Sure, we expect bitterness from a woman whose husband married her in a desperate attempt to quash his
gayness. But we were bewildered by Self’s “I Married a Gay Man” (February). Near the end of the essay, the anonymous author describes the situation now that she and her ex, Chris, have both settled into new relationships.
My relationship with Chris is as good as it can possibly be, given the circumstances. We do birthday parties and some holidays together, and he and his male partner live in—and have redecorated—our former house… [bolding ours]
Redecorated? Really? He redecorated? Did he give her a makeover, too?
For an article that is at least ostensibly about forgiveness and acceptance, we found that to be a strange detail to throw in. But then, we’ve never been married to a gay man, so what do we know? Apparently, we’ve dodged a bullet. Check out this statistic quoted in the article which, conveniently, the author managed to twist to illustrate that, OMG, gay men marrying straight women is an imminent plague upon our society.
…research done by
University of Chicago sociologist Edward Laumann, Ph.D., estimated that
between 1.5 million and 2.9 million American women who have ever been
married had a husband who had had sex with another man. That means
there are a large number of women who have no idea what their husband
does in secret.
Seriously, we’re finding the presentation of this statistic a bit dicey. Women who have ever been married? A husband who had
had sex with another man? That doesn’t necessarily equate to a husband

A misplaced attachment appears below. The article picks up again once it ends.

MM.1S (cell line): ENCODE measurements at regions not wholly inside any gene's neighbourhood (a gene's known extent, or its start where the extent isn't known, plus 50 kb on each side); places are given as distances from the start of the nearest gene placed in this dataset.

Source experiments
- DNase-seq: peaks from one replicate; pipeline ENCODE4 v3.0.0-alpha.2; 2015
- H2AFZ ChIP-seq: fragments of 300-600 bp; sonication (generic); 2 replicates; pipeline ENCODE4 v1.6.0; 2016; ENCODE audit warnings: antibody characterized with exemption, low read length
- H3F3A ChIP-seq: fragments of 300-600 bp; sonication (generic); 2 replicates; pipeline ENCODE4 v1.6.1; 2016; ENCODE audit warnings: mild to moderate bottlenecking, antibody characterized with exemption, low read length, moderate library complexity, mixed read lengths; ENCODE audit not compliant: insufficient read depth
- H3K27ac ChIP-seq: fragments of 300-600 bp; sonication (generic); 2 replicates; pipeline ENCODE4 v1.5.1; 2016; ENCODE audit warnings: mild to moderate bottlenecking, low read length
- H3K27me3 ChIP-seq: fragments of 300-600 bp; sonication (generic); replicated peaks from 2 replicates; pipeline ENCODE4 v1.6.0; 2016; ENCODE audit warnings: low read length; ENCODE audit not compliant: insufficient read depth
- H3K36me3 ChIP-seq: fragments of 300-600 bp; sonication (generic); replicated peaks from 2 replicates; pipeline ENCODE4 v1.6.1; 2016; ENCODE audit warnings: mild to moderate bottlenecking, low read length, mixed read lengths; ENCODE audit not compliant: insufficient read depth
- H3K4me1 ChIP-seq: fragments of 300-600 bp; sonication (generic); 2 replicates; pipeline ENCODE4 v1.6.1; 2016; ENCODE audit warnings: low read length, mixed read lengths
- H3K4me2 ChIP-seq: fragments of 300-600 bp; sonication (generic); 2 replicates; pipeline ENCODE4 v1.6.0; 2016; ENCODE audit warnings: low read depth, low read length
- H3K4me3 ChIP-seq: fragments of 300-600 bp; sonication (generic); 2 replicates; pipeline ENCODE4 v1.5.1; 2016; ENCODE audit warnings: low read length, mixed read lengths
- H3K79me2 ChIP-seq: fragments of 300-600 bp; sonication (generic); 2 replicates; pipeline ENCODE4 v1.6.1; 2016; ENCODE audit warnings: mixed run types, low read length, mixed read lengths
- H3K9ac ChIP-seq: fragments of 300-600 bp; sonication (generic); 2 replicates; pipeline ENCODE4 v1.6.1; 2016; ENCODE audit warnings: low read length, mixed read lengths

who’s sneaking around on his wife with other men; it applies equally to
a married man who, say, had an experimental phase at some point, or a divorced woman whose ex was bisexual, or any number of permutations.
And anyway, there probably aren’t any statistics to back this up, but what husbands do in secret is more likely to involve online poker and reading their wives’ back issues of Cosmo than illicit gay sex. (Hi, honey!) Though, to be sure, Anonymous includes a damning admission of that, too, after she confronts him with her newly diagnosed case of chlamydia:
He had been having anonymous sex with men. “I don’t know how this could
have happened,” he stammered. “It’s nobody that I knew…it was mostly
oral sex…it just happened…. At gay bars, there are back rooms with
holes in the walls….”
And when he did have relations with his unsuspecting wife, it was just like that scene in Brokeback Mountain between Ennis and Alma. It made her “very emotional,” watching that movie.
So what’s a girl to do? Is there any way our plucky heroine could have seen this coming? Or is being married to a gay man a fate that could befall most any woman?
Early in our relationship, Chris told me he’d had homosexual experiences as a teenager but assured me it was youthful curiosity.
Two unusual things happened on our first date. After we watched the movie Romancing the Stone, Chris said, “I think I could marry you”…Then, after he kissed me good-night, he shocked me again, saying, “No matter what you hear, I’m not gay.” In fact, I had heard other students say that everyone in his fraternity was gay.
That answers that, at least. If this article is to be believed, foresight is more rare than a man who’ll redecorate the house.